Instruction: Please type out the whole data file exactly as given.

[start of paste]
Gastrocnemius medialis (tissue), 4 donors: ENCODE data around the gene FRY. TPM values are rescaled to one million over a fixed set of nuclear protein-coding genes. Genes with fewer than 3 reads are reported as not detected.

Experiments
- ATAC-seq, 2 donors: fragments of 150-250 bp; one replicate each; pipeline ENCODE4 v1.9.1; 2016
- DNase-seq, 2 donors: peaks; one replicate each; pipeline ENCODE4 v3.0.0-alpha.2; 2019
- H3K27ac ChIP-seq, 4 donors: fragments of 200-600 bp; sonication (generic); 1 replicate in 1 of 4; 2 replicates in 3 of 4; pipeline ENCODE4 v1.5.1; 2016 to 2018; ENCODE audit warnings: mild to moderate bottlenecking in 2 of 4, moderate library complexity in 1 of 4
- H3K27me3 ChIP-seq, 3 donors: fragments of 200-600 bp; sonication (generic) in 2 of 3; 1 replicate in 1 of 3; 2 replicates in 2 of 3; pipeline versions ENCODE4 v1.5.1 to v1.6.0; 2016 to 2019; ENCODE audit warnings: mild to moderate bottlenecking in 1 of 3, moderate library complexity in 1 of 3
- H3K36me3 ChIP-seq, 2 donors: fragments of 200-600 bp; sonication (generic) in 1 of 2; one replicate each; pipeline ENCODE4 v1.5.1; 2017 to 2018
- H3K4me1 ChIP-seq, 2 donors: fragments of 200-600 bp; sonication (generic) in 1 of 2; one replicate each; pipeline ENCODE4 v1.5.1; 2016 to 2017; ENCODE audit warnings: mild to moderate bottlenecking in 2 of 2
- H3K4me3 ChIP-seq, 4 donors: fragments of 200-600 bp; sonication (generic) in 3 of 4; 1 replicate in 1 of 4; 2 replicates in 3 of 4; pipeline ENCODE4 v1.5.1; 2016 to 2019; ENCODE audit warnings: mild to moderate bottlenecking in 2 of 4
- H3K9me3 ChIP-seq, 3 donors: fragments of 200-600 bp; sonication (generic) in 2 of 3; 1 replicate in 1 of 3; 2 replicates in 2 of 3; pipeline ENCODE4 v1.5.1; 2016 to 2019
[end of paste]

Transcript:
Gastrocnemius medialis (tissue), 4 donors: ENCODE data around the gene FRY. TPM values are rescaled to one million over a fixed set of nuclear protein-coding genes. Genes with fewer than 3 reads are reported as not detected.

Experiments
- ATAC-seq, 2 donors: fragments of 150-250 bp; one replicate each; pipeline ENCODE4 v1.9.1; 2016
- DNase-seq, 2 donors: peaks; one replicate each; pipeline ENCODE4 v3.0.0-alpha.2; 2019
- H3K27ac ChIP-seq, 4 donors: fragments of 200-600 bp; sonication (generic); 1 replicate in 1 of 4; 2 replicates in 3 of 4; pipeline ENCODE4 v1.5.1; 2016 to 2018; ENCODE audit warnings: mild to moderate bottlenecking in 2 of 4, moderate library complexity in 1 of 4
- H3K27me3 ChIP-seq, 3 donors: fragments of 200-600 bp; sonication (generic) in 2 of 3; 1 replicate in 1 of 3; 2 replicates in 2 of 3; pipeline versions ENCODE4 v1.5.1 to v1.6.0; 2016 to 2019; ENCODE audit warnings: mild to moderate bottlenecking in 1 of 3, moderate library complexity in 1 of 3
- H3K36me3 ChIP-seq, 2 donors: fragments of 200-600 bp; sonication (generic) in 1 of 2; one replicate each; pipeline ENCODE4 v1.5.1; 2017 to 2018
- H3K4me1 ChIP-seq, 2 donors: fragments of 200-600 bp; sonication (generic) in 1 of 2; one replicate each; pipeline ENCODE4 v1.5.1; 2016 to 2017; ENCODE audit warnings: mild to moderate bottlenecking in 2 of 2
- H3K4me3 ChIP-seq, 4 donors: fragments of 200-600 bp; sonication (generic) in 3 of 4; 1 replicate in 1 of 4; 2 replicates in 3 of 4; pipeline ENCODE4 v1.5.1; 2016 to 2019; ENCODE audit warnings: mild to moderate bottlenecking in 2 of 4
- H3K9me3 ChIP-seq, 3 donors: fragments of 200-600 bp; sonication (generic) in 2 of 3; 1 replicate in 1 of 3; 2 replicates in 2 of 3; pipeline ENCODE4 v1.5.1; 2016 to 2019